They say “You don’t get older, you get wiser”. This is that kind of a story. All too often, when I was younger, I was going through the motions, you know what I mean? It might be a hindsight thing, but now I believe three aspects of life were missing from my otherwise wonderful teenage years and young adulthood. The 3 M-words I try to live by now: Mindful, meaningful, and minimal.
The bestselling author and teacher of Buddhist meditation practices Sharon Salzberg once said:
“Mindfulness isn’t difficult, we just need to remember to do it.”
It hits the nail on the head. The first M-word I try to live by is “Mindfulness”. It’s a term that if it were edible, it would be a superfood. Highly praised but barely understood.
What is mindfulness? For me, it means being more aware: More aware of myself, more aware of my surroundings, and more aware of feelings toward the important people in my life.
It starts with the little things. Just consciously breathing, for example. You might laugh, but my Apple Watch taught me that trick. With its “breathe” app and the (sometimes annoying) notifications, I slowly and ironically unconsciously began to take notice of my breathing. It has become a daily habit. A couple of minutes.
Another small, yet powerful detail: Showing appreciation through a simple “thank you”. Putting a smile on someone else’s face with those two short words. It always works. I just remembered the following quote that fits perfectly here:
“A moment of gratitude makes a difference in your attitude.” — Bruce Wilkinson.
Mindfulness also means acknowledging and appreciating all the things and people I have in my life. My belongings, sure, but more so my family, my kids, my wife, the time we have together. Appreciating every hug, every kiss, each meaningful gesture. This ties in beautifully with M-word number two.
Meaningful can mean a lot of the same as mindful does, or it can be something else entirely. A famous quote by Indian philosopher Osho sums it up nicely:
“Life in itself has no meaning. Life is an opportunity to create meaning.”
Going through the motions… my words in the first paragraph. It’s the opposite of living “meaningfully”, in Osho’s and — as it turns out — my book.
“Meaningful” can mean a lot of things: Doing meaningful work, or working to create meaning. Having meaningful conversations, or converse meaningfully.
To me, the takeaway has been: The work I enjoy, the passion I pursue is done to create meaningful content. For me and hopefully for others. I wish to someday have done meaningful work. It might not be work in the traditional “9-to-5” office job sense, but rather things like having raised my kids in a meaningful manner, or looking back at my life and being satisfied with and gracious for the accomplishments.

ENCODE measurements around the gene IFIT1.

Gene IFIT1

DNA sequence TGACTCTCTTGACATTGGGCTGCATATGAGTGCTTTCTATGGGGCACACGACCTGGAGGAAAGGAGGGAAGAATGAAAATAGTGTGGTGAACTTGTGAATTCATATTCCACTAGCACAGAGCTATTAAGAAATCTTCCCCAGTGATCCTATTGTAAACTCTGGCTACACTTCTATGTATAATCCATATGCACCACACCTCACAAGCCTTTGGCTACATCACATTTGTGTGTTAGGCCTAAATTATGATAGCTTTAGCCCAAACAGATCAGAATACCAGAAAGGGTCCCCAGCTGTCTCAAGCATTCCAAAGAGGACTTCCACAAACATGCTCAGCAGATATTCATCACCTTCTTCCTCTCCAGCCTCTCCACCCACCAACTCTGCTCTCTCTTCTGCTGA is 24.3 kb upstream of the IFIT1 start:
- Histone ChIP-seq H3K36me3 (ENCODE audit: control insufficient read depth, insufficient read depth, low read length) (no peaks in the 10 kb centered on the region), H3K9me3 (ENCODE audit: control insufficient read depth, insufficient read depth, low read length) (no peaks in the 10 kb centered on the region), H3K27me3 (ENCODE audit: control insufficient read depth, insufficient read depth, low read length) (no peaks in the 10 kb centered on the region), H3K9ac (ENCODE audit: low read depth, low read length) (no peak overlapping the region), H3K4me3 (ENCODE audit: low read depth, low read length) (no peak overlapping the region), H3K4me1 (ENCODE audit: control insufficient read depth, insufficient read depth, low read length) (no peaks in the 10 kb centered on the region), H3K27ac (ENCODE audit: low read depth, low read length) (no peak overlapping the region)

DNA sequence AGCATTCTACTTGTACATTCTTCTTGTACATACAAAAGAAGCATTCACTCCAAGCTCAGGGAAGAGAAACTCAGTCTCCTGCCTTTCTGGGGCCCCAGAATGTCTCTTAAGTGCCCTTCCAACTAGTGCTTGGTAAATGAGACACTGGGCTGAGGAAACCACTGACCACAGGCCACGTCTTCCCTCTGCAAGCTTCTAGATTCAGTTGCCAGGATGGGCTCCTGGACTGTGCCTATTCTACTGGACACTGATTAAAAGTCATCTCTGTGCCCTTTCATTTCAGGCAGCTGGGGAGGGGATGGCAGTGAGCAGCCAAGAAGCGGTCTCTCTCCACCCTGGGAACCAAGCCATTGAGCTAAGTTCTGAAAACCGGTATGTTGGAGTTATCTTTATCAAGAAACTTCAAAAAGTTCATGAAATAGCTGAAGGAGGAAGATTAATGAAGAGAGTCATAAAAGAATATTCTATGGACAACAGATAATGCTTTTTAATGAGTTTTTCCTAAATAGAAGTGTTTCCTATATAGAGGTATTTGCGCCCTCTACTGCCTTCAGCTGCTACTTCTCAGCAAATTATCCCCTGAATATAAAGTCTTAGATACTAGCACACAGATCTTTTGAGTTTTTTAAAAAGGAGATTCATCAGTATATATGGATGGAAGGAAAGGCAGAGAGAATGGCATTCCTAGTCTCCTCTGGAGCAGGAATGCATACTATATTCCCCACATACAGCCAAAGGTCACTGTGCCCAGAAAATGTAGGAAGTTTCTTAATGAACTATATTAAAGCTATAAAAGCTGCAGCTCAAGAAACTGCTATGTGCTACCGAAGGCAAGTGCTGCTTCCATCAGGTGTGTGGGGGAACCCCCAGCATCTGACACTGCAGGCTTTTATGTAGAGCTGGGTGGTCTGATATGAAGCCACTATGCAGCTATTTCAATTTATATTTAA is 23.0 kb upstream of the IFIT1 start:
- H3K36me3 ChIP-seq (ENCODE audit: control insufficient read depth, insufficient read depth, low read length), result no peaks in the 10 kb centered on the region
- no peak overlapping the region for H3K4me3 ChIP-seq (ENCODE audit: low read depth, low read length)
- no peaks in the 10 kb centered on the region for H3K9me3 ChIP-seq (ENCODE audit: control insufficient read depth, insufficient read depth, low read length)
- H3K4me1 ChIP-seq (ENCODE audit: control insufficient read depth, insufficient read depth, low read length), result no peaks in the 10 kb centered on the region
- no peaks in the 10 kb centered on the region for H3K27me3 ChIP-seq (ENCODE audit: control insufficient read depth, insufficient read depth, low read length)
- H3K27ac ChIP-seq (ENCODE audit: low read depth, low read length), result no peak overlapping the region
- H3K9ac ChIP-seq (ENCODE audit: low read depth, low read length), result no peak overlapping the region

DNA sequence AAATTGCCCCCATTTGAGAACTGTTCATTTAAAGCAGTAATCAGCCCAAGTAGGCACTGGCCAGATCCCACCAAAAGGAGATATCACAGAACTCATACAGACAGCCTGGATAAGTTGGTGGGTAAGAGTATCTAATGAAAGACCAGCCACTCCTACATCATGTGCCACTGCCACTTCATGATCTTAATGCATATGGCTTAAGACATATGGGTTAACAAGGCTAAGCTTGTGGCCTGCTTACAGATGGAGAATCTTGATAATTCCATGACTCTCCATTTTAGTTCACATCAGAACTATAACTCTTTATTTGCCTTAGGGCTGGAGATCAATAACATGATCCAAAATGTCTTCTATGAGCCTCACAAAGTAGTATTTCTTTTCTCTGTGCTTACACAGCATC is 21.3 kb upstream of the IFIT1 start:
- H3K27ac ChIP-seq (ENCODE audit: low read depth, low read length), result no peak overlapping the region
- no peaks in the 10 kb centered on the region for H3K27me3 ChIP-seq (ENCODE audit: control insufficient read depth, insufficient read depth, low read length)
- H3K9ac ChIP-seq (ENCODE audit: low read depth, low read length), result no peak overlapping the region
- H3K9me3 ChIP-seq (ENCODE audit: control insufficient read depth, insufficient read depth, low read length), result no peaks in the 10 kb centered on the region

What’s the point of all if all is not the point? Just as “mindful” and “meaningful”, the third M-word means very much… or very little. The American author of novels for children and young adults Jackie French Koller wrote:
“There are two ways to be rich: One is by acquiring much, and the other is by desiring little.”
I’ve tried to chase the former. It’s the latter that’s more difficult. As “minimalism” has become a trendy term, the origin of this life lesson is often forgotten. While I apply minimal principles to different aspects of my physical life — like my wardrobe, my home, or my digital space — it’s the mental aspect that counts. “Desiring little” is, in this sense, synonymous with “less is more” or “having what you need”.
Out of the three M-words, “minimal” is — in the age of consumerism — the most difficult to master. It is for me at least. Luckily, it builds upon mindfulness and meaningfulness. It’s “mindful” to not buy everything right there and then. It’s “meaningful” to make that decision. The outcome is “minimal”. With this mental three-step process, I’ve been approaching numerous decisions in recent years. While I failed a few times, I’ve prevalently succeeded.
Let’s quickly recap what the 3 M-words mean to me and how they might work for you:
- Mindful: Acknowledging and appreciating your life’s accomplishments as they happen.
- Meaningful: Take action, but try to do it meaningfully.
- Minimal: Don’t strive for “acquiring much”, rather shoot for “desiring little”.
Maybe getting wiser means exactly that: Becoming more mindful, more meaningful, and more minimal in your decisions. Or you could be laughing when you’re 60 years old. About the illusions of a “young” mind. Either way, I’m taking these life lessons as I go towards 40. And I’m hanging onto them until something or someone wiser comes along.